changelog and release process

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Tobias Schmidt

Oct 8, 2018, 8:59:41 AM10/8/18
to mtail-users
Hey everyone,

thanks for the great Software. SoundCloud has been a happy user of mtail for years.

I just found an internal service which uses a mtail version from ~15 months ago. That mtail version has some undesired behavior (e.g. exporting a Prometheus instance label). I saw that this has been fixed in the meantime, but couldn't find any way to check breaking changes. The project also doesn't seem to follow any common release process, all I could find are release candidates for the last year. With over 1000 commits since last year, it's very hard for users to understand what changes have been made or need to be watched out for.

Would it be possible to adopt a proper release and changelog process, so that users can confidently upgrade to newer mtail versions without having to read every single commit?

Thanks a lot,

Jamie Wilkinson

Oct 8, 2018, 4:33:09 PM10/8/18
to, mtail-users
Thanks for your mail, Tobias!  I'm very glad that Soundcloud is finding mtail useful.

These are good questions and I don't have a great answer for you yet, but thanks for raising them.

I try very hard to not make breaking changes to mtail.  Every tagged release has to pass all the tests, which while not perfect, at least confirm that the language and exports are consistent.  After we pass the rcX candidates and really launch 3.0.0 then there will be a very safe assumption on nonbreaking change, I expect.  But like all these things, we need volunteers to report problems when they happen.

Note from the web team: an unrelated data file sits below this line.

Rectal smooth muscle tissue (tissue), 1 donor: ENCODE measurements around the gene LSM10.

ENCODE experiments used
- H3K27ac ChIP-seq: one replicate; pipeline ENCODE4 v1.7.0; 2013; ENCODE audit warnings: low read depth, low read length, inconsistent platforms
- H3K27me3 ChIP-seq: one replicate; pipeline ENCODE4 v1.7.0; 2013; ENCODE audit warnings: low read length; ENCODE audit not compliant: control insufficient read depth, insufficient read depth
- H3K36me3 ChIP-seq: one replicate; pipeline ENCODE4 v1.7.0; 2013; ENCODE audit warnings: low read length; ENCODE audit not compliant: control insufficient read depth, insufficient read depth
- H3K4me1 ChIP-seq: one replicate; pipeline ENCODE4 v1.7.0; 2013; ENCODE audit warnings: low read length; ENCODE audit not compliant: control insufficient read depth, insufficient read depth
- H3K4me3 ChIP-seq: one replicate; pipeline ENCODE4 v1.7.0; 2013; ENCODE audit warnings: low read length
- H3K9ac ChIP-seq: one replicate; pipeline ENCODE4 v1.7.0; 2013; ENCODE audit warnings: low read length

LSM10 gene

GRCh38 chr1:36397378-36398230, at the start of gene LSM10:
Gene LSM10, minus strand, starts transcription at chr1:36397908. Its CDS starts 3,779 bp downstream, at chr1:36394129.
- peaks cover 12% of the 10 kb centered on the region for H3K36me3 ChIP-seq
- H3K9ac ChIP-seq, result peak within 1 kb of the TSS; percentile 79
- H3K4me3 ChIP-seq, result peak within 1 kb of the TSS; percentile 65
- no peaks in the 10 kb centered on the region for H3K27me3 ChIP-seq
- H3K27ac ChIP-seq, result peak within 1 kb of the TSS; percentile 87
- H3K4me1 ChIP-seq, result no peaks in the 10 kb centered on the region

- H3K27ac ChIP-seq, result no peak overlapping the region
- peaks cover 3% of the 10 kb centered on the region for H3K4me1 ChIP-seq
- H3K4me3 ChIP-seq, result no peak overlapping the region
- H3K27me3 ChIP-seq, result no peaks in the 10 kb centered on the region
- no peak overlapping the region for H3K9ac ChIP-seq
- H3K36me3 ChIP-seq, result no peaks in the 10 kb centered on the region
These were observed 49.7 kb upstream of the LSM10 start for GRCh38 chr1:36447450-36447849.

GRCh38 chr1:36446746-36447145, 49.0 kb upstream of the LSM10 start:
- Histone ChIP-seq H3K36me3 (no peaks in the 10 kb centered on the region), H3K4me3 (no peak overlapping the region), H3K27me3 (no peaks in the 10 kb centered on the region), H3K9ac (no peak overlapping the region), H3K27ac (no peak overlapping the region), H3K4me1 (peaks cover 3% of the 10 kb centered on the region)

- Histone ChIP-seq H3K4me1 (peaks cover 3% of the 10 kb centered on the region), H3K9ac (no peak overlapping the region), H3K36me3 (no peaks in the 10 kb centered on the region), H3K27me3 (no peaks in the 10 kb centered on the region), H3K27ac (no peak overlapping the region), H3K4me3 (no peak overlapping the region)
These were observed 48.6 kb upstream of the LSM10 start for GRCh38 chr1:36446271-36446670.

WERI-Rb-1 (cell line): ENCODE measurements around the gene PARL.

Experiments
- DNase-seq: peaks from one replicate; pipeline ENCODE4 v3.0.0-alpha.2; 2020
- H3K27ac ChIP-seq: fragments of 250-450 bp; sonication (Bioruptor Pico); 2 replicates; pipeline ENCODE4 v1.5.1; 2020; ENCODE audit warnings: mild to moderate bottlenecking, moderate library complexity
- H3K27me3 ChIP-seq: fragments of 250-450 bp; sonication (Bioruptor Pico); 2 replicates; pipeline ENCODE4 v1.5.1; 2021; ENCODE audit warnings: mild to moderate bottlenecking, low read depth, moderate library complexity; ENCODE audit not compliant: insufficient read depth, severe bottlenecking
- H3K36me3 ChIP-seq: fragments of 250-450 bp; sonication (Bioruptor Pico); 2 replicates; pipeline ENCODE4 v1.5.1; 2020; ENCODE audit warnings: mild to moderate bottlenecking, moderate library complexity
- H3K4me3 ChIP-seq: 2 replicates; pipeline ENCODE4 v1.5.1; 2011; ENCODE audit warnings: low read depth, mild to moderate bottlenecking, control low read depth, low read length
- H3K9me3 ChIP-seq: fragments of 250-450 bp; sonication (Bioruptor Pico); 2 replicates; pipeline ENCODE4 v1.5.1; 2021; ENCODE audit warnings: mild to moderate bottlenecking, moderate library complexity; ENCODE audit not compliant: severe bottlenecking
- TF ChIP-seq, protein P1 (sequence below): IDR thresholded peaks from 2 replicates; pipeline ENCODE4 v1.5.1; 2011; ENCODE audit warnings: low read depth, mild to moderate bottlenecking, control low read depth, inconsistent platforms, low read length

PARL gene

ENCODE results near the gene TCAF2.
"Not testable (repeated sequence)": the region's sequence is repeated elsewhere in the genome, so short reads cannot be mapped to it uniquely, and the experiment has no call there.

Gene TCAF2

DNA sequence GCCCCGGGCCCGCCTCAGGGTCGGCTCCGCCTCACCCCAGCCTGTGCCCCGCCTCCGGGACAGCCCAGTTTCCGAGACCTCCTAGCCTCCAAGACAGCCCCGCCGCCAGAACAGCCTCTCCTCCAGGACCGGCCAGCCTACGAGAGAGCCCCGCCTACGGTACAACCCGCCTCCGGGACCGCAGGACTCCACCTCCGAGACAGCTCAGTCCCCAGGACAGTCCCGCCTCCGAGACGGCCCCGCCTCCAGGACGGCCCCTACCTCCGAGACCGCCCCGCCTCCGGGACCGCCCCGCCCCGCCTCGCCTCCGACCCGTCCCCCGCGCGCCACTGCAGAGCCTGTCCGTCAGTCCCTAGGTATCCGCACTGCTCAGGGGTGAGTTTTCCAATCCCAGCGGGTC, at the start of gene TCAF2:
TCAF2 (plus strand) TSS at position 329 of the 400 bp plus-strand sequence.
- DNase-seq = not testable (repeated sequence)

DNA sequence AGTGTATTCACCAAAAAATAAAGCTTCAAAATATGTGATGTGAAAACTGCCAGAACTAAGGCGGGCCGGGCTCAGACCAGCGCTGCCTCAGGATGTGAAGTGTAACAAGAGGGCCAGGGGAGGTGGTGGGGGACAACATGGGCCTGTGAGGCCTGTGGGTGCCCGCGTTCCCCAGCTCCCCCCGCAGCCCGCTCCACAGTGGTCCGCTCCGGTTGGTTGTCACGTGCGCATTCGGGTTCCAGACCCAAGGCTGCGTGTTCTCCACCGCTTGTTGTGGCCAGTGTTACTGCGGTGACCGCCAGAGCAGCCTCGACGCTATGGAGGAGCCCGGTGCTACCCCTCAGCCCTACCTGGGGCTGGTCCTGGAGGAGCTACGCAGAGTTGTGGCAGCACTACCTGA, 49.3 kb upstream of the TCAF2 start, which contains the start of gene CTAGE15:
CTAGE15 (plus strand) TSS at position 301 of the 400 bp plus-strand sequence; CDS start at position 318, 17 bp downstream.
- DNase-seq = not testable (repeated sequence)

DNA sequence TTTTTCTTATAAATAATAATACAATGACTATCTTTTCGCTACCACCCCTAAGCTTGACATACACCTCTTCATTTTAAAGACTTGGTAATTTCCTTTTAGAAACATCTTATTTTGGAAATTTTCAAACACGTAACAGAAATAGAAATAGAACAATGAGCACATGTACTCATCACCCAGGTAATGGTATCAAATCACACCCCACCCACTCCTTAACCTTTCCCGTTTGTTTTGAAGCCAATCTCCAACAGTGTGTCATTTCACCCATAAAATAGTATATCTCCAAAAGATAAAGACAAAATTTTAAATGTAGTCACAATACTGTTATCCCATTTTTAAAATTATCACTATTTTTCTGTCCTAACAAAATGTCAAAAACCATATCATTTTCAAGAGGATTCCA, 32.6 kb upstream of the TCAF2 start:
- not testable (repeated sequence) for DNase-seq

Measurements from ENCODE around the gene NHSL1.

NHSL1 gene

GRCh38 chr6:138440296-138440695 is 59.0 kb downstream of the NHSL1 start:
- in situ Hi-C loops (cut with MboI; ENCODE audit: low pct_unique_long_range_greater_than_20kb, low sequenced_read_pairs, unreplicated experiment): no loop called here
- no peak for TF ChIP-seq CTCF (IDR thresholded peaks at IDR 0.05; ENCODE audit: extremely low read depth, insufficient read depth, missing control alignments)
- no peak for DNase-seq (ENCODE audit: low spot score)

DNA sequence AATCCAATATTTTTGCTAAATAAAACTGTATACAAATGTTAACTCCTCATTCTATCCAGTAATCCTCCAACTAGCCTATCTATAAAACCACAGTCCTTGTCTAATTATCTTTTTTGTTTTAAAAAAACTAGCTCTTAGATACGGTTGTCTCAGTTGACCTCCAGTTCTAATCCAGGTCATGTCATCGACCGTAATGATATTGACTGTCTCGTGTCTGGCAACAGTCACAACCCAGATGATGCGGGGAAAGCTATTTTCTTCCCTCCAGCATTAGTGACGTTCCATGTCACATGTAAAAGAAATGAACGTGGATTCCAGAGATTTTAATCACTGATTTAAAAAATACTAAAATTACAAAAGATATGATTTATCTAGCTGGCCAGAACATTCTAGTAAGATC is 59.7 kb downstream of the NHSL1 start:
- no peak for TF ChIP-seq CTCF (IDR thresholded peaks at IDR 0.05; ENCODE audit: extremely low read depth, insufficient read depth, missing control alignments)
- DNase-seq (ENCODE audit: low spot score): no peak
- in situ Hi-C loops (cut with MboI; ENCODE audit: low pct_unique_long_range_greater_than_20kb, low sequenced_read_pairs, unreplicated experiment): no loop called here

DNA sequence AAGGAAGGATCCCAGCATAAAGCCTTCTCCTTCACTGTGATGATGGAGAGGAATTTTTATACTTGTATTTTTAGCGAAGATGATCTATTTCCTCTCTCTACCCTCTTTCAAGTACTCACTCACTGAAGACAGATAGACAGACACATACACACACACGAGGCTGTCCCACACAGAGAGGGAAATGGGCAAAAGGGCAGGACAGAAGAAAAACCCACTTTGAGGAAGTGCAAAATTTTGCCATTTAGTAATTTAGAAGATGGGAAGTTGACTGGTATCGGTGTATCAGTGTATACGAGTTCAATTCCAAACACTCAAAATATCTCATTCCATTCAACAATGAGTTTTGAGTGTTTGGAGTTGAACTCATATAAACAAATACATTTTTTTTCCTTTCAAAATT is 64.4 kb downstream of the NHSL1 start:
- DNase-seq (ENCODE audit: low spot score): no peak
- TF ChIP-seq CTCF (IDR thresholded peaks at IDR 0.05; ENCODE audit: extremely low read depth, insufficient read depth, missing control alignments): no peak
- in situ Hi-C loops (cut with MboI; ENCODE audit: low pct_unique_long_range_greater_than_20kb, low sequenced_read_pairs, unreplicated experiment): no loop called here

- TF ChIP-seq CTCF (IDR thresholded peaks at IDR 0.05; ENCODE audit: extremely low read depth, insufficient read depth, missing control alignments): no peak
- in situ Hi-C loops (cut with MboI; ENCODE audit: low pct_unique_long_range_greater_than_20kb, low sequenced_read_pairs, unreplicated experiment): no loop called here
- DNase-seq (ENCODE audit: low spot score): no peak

I don't believe that you will have a problem upgrading your mtail to the latest rc tag, because I have high confidence that it does not include breaking changes, but of course I would like to know if you do have any.  Is there any way you could incorporate the latest tag into your release testing so that you don't end up finding a lost instance 15 months later?

I'm not keen on publishing a changelog because that's the purpose of the revision history, IMHO.  But if there's demand, I can try.  Or, appeal to the generosity of volunteers to help.

The releases are proper, already, but I haven't got a good definition of what it I'm trying to reach before tagging 3.0.0.  I can't promise a time bound on doing so, but I should review what's missing and commit to a minimal set of issues to fix before we declare this no longer a release candidate but a "real" release.

Again, thanks for starting the conversation.  What do you think about what I've suggested above?  I'm happy to hear any and all criticism.

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Jamie Wilkinson

Nov 5, 2018, 12:32:49 AM11/5/18
to Tobias Schmidt,
I've been researching release notes automation and have some good leads on avoiding some manual work for each github release.

We won't be hitting a 3.0.0 proper release until the last few reported bugs are complete.
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